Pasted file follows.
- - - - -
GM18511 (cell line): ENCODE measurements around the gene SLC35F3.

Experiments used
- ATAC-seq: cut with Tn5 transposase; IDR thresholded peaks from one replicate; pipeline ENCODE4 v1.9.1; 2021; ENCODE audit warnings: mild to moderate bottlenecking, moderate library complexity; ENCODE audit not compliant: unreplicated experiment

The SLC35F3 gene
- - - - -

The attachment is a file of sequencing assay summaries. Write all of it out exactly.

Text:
GM18511 (cell line): ENCODE measurements around the gene SLC35F3.

Experiments used
- ATAC-seq: cut with Tn5 transposase; IDR thresholded peaks from one replicate; pipeline ENCODE4 v1.9.1; 2021; ENCODE audit warnings: mild to moderate bottlenecking, moderate library complexity; ENCODE audit not compliant: unreplicated experiment

The SLC35F3 gene